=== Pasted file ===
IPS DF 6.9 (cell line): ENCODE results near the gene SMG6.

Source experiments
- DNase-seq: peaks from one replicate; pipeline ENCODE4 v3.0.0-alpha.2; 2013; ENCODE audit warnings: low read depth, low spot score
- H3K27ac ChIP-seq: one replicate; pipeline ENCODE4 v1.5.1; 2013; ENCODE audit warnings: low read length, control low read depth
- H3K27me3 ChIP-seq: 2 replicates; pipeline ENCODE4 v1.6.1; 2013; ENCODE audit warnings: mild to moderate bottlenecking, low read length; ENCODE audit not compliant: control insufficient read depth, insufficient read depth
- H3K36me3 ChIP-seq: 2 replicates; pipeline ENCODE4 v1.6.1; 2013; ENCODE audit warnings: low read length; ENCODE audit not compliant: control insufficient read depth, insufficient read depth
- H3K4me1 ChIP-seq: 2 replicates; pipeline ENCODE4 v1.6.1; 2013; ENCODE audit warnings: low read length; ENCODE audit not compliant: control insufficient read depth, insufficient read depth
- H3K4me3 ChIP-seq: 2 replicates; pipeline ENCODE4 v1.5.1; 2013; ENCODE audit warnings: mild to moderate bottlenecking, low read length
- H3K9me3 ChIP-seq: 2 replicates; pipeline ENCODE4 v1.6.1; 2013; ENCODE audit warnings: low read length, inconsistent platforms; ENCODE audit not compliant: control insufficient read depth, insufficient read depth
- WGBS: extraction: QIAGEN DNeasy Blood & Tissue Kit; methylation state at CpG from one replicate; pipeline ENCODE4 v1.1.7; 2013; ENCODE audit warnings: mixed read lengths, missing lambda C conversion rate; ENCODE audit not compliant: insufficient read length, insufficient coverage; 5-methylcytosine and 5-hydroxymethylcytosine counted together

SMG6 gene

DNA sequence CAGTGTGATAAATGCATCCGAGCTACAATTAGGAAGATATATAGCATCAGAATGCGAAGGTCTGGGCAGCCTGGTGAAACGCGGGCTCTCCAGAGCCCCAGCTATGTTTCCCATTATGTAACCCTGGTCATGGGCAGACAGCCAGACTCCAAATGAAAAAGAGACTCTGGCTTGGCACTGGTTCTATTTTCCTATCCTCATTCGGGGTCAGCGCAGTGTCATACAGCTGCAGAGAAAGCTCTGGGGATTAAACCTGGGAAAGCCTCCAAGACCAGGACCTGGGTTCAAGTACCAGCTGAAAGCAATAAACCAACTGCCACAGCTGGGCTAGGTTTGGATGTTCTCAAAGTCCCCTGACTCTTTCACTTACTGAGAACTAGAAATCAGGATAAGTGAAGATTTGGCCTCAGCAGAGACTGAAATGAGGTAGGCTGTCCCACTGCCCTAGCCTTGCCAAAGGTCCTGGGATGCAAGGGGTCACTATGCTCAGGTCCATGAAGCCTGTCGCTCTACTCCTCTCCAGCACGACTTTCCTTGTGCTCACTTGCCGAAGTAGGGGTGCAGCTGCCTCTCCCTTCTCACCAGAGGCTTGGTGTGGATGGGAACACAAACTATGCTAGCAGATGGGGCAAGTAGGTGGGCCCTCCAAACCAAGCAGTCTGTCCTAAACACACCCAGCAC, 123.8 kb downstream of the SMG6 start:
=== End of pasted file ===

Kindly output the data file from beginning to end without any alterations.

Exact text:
IPS DF 6.9 (cell line): ENCODE results near the gene SMG6.

Source experiments
- DNase-seq: peaks from one replicate; pipeline ENCODE4 v3.0.0-alpha.2; 2013; ENCODE audit warnings: low read depth, low spot score
- H3K27ac ChIP-seq: one replicate; pipeline ENCODE4 v1.5.1; 2013; ENCODE audit warnings: low read length, control low read depth
- H3K27me3 ChIP-seq: 2 replicates; pipeline ENCODE4 v1.6.1; 2013; ENCODE audit warnings: mild to moderate bottlenecking, low read length; ENCODE audit not compliant: control insufficient read depth, insufficient read depth
- H3K36me3 ChIP-seq: 2 replicates; pipeline ENCODE4 v1.6.1; 2013; ENCODE audit warnings: low read length; ENCODE audit not compliant: control insufficient read depth, insufficient read depth
- H3K4me1 ChIP-seq: 2 replicates; pipeline ENCODE4 v1.6.1; 2013; ENCODE audit warnings: low read length; ENCODE audit not compliant: control insufficient read depth, insufficient read depth
- H3K4me3 ChIP-seq: 2 replicates; pipeline ENCODE4 v1.5.1; 2013; ENCODE audit warnings: mild to moderate bottlenecking, low read length
- H3K9me3 ChIP-seq: 2 replicates; pipeline ENCODE4 v1.6.1; 2013; ENCODE audit warnings: low read length, inconsistent platforms; ENCODE audit not compliant: control insufficient read depth, insufficient read depth
- WGBS: extraction: QIAGEN DNeasy Blood & Tissue Kit; methylation state at CpG from one replicate; pipeline ENCODE4 v1.1.7; 2013; ENCODE audit warnings: mixed read lengths, missing lambda C conversion rate; ENCODE audit not compliant: insufficient read length, insufficient coverage; 5-methylcytosine and 5-hydroxymethylcytosine counted together

SMG6 gene

DNA sequence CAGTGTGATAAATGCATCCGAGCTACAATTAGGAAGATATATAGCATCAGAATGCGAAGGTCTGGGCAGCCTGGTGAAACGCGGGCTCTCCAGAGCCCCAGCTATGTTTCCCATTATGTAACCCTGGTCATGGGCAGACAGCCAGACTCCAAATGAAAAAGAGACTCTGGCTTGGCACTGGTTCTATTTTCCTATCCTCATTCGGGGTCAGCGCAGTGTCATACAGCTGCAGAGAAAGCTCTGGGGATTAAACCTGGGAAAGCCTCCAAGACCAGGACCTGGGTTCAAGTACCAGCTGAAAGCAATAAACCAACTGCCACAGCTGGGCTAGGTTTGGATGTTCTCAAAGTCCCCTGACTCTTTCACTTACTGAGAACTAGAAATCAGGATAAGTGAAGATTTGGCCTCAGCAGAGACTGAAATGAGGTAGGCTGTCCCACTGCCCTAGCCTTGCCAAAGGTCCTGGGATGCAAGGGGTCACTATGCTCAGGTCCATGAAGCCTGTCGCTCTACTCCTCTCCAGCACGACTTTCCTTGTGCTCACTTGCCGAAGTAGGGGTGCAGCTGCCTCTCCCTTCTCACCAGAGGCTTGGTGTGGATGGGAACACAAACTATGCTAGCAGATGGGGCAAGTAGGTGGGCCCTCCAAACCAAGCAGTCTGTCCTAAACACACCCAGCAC, 123.8 kb downstream of the SMG6 start: